It hurts to sit and watch the sacrifice of visionaries traded for fleeting ‘riches’ that are in fact liabilities. Liabilities because aid received often dig deeper wedges between us and our goals. Often momentarily injecting the economy with money but the debt afterwards puts us in a worse situation. Loyalties are forged with the exchange of bilateral pleasantries but our resources are. We accepted the new and kicked out the old. We neglected our very culture and blindly built systems developed with no consideration for our environment. Pitcher mentions in Rethinking Patrimonialism and Neopatrimonialism in Africa that our actions a recipe for disaster because ancient practices used the accumulation of wealth by leaders (Kingdoms) as a means of maintaining control of the people being governed. By neglecting the significant role our past plays on our move for contemporary change, sets us in perpetual backwardness. A different mind set has been carried into a different setting that propounds the active participation of the populace (democracy).

It comes as no surprise that many are crossing oceans from Africa to find ‘work’. We are back at square one working for others when we should be managing our affairs freely and independently. Why are people leaving their free countries back into the previously detested slavery? Neopatrimonialism is simply for a few select, leaving the rest suffer bitterly. Libya is among the most recent to lose to the system in question.


In years gone by, men, women and children have risked their lives and left their homes to seek greener pastures in the golden lands of Europe and America. Many are the times that these journeys to a ‘better place’ are unsafe and could possibly lead to serious injuries and even death. Yet, these people take that seemingly unreasonable risk to escape the barren lands of Africa. In a recent news story, roughly 4,700 people were rescued of the coast of Libya as they were trying to get to Europe. It was found out that during this dangerous journey, one woman lost her life in her quest to reach the promised land.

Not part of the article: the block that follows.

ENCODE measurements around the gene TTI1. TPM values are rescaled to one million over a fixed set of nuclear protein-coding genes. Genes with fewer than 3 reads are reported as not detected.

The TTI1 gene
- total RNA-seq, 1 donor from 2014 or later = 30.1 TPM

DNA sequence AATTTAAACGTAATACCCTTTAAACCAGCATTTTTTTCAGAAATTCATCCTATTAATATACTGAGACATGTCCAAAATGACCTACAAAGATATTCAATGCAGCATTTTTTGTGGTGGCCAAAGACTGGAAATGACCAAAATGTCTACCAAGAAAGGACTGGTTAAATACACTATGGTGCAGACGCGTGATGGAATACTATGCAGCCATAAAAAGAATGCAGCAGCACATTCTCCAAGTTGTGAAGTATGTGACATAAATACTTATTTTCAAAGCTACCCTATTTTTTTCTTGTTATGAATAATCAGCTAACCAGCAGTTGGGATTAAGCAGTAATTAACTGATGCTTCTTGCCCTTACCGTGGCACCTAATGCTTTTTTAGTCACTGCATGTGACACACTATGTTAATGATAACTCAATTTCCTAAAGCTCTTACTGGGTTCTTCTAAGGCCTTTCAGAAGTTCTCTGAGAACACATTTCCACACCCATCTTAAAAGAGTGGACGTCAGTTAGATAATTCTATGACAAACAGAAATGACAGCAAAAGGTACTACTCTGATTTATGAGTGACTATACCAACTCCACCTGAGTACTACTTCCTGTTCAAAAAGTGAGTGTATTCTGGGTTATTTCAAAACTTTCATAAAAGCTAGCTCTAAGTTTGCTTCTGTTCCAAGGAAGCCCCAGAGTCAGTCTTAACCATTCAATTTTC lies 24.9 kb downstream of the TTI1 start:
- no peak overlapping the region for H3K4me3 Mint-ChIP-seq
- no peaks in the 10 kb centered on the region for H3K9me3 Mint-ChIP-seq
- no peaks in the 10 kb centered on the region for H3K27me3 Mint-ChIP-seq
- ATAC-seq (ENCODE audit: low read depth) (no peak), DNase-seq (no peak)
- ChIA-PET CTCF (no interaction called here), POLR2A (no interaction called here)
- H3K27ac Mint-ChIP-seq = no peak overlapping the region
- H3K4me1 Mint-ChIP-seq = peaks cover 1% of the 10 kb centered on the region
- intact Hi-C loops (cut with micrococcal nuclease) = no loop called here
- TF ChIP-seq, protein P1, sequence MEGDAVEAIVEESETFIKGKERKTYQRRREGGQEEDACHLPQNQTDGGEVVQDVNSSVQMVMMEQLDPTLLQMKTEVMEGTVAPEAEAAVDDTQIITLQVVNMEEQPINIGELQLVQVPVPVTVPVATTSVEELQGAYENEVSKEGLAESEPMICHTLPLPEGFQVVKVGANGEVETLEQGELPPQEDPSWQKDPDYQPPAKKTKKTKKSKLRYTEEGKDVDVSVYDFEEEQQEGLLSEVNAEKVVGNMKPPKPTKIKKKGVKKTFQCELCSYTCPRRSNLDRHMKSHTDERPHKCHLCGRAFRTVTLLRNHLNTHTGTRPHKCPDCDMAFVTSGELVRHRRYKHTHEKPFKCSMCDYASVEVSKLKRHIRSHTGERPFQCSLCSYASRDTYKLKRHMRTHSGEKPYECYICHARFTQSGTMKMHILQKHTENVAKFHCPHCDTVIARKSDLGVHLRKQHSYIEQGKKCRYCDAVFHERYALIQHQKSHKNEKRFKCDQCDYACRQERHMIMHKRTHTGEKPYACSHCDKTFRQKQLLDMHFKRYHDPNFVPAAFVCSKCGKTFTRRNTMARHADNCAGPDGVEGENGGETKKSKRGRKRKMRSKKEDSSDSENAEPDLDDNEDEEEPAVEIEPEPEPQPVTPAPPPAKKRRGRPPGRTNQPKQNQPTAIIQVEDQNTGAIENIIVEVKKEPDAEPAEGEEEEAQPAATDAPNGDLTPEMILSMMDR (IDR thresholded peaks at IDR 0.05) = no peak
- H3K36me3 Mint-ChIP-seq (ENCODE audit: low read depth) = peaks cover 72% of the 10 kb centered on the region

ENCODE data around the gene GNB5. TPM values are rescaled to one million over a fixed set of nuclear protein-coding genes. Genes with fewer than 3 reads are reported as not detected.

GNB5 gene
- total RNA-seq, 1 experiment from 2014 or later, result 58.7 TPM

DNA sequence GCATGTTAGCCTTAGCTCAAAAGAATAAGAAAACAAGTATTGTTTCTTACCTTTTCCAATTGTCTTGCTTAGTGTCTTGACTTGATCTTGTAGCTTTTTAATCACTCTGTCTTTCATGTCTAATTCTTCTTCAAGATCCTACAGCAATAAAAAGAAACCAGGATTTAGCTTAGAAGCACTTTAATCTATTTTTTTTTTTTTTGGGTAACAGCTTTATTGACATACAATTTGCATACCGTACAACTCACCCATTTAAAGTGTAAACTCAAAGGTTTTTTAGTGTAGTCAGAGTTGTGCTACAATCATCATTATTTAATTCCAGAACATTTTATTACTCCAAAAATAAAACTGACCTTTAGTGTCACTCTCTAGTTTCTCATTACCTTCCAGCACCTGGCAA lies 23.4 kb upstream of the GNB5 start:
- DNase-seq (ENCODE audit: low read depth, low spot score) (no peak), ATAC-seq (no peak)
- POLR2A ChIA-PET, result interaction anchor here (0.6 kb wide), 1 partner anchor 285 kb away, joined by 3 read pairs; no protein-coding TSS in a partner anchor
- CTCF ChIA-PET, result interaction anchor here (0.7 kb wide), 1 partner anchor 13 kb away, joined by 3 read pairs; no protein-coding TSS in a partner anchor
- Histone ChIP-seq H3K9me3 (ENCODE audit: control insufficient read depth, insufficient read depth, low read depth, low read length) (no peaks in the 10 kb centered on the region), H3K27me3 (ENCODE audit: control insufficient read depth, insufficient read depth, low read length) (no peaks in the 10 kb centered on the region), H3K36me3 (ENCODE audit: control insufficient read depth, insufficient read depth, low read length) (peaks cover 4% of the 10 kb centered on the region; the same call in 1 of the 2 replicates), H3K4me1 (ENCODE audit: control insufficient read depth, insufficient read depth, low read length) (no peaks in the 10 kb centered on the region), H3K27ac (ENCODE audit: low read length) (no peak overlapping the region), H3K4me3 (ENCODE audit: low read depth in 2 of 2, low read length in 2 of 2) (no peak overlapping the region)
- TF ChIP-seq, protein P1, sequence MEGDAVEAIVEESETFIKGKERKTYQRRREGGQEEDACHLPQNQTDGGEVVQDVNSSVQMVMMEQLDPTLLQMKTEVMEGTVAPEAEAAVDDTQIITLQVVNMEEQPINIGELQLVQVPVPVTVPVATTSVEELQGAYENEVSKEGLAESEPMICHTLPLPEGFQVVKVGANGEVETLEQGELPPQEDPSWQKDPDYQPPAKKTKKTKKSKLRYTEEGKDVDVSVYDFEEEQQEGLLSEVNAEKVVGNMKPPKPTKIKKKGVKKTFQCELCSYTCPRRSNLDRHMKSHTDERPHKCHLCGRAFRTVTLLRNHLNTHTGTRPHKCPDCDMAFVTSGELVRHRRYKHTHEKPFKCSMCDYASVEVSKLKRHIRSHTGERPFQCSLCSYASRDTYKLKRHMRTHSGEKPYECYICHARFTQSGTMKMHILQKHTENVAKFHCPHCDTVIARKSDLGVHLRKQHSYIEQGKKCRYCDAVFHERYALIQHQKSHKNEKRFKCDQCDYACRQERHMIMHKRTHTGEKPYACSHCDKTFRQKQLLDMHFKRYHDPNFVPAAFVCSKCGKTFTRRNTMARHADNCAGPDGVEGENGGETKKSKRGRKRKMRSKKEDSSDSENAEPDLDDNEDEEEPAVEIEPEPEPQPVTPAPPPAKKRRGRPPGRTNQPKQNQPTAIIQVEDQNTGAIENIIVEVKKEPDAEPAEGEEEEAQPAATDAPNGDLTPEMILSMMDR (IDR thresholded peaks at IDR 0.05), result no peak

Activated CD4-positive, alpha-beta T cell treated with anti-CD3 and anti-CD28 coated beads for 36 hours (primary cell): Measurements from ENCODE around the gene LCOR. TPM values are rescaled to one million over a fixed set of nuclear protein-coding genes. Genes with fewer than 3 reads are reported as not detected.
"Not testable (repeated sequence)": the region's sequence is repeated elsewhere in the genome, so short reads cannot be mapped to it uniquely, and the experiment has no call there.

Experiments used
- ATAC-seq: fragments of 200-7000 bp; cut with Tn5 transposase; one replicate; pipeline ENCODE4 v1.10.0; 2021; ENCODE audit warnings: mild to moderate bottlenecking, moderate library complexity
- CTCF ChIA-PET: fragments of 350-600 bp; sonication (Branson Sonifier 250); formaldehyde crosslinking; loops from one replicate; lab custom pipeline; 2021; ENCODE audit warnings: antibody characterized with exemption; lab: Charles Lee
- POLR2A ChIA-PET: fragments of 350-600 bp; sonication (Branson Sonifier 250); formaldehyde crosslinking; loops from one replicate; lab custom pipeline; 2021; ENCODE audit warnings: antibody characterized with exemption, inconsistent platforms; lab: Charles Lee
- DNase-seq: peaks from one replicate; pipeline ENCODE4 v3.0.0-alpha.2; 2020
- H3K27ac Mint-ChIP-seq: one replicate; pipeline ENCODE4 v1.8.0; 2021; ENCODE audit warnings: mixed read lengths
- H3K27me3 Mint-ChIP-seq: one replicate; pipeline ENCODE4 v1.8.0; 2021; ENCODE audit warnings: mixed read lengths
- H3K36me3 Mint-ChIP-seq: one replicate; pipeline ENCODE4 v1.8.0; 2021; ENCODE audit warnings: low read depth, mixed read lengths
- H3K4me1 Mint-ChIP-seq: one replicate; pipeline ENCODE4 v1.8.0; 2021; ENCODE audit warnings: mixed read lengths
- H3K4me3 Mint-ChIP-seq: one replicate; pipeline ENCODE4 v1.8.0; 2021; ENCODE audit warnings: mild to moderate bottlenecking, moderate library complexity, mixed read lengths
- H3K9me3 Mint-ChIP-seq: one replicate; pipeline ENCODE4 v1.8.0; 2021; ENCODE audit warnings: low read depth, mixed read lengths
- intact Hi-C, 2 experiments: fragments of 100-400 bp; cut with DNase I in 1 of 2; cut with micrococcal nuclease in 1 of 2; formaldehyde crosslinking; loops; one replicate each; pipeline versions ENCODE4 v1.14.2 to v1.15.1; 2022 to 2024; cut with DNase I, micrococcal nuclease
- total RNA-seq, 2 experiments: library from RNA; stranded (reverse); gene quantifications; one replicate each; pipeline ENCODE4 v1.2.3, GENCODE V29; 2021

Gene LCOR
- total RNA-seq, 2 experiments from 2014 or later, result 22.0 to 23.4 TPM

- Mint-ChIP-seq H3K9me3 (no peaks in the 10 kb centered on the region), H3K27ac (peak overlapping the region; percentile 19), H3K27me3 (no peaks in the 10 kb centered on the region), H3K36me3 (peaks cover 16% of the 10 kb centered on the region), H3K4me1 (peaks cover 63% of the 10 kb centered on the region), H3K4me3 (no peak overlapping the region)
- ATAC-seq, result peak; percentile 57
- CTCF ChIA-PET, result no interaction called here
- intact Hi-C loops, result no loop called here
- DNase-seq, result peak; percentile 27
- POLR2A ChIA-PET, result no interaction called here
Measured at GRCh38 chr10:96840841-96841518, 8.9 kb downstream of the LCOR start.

The coast guards that under took the rescue mission reported that twenty rescue missions were coordinated to save over 4,300 migrants that were travelling on non-seaworthy rubber boats and barges. A further 335 migrants were picked up by Greece rescue missions and were directed to Italy to disembark. These rescue missions were the collective efforts of the Italian coastguard and navy, humanitarian agency Doctors without Borders, the Malta-based Migrant Offshore Aid Station, a merchant boat, a Croatian vessel under the European Union’s Triton rescue mission and naval ships from Germany and Britain under the EU’s EUNAVFOR Med mission. Now Europe is having a hard time coping with the unwanted migrants as they leave Africa to seek a better life.


Perhaps the new Africa that our independence icons dreamed of was not meant to be. After all we did waltz back into the control of our so called oppressors. From independence, to begging , to selling our loyalties, to losing the pan-African spirit and back into chains and the vessel has been neopatrimonialism by our very selves. No strings attached? They lied.

  • Makafui Amezah and Christian Biassey- Bogart

Link to the news story:  http://www.reuters.com/article/2015/09/19/us-europe-migrants-italy-idUSKCN0RJ0PG20150919

Pitcher, A. & Moran, M. H. & Johnston, M.(2009). Rethinking Patrimonialism and Neopatrimonialism in Africa. African Studies Review 52(1), 125-156. Cambridge University Press. Retrieved September 20, 2015, from Project MUSE database.